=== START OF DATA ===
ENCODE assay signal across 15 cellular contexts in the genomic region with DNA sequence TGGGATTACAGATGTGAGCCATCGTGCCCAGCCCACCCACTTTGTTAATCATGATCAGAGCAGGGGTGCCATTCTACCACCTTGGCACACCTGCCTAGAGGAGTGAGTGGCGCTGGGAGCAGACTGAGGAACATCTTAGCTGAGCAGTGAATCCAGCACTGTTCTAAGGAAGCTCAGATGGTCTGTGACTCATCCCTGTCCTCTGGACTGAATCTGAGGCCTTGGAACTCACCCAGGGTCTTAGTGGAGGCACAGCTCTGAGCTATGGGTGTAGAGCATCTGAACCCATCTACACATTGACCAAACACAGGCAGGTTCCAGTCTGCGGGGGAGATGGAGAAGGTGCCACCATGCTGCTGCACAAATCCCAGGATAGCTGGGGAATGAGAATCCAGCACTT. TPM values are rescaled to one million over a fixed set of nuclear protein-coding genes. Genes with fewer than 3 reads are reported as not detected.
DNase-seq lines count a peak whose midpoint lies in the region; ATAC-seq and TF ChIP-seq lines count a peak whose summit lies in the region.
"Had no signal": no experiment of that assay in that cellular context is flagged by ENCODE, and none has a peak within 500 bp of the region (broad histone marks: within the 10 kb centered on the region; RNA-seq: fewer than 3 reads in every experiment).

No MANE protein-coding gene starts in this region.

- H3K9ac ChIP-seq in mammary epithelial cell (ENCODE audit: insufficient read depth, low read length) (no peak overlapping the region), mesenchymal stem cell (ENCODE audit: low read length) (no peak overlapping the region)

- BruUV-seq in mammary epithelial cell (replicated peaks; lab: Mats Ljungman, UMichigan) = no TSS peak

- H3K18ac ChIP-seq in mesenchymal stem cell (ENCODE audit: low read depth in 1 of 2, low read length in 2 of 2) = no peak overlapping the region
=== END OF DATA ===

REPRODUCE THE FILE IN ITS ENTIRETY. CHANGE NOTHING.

ENCODE assay signal across 15 cellular contexts in the genomic region with DNA sequence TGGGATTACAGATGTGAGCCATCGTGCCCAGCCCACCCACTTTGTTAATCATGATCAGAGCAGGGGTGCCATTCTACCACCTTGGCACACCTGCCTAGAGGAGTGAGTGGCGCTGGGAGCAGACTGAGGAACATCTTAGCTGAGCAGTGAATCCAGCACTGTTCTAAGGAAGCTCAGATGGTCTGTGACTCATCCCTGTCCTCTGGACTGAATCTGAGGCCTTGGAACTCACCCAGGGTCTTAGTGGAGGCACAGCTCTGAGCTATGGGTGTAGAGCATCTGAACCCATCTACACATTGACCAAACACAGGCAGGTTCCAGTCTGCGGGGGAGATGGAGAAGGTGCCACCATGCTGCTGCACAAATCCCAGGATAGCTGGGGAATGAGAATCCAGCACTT. TPM values are rescaled to one million over a fixed set of nuclear protein-coding genes. Genes with fewer than 3 reads are reported as not detected.
DNase-seq lines count a peak whose midpoint lies in the region; ATAC-seq and TF ChIP-seq lines count a peak whose summit lies in the region.
"Had no signal": no experiment of that assay in that cellular context is flagged by ENCODE, and none has a peak within 500 bp of the region (broad histone marks: within the 10 kb centered on the region; RNA-seq: fewer than 3 reads in every experiment).

No MANE protein-coding gene starts in this region.

- H3K9ac ChIP-seq in mammary epithelial cell (ENCODE audit: insufficient read depth, low read length) (no peak overlapping the region), mesenchymal stem cell (ENCODE audit: low read length) (no peak overlapping the region)

- BruUV-seq in mammary epithelial cell (replicated peaks; lab: Mats Ljungman, UMichigan) = no TSS peak

- H3K18ac ChIP-seq in mesenchymal stem cell (ENCODE audit: low read depth in 1 of 2, low read length in 2 of 2) = no peak overlapping the region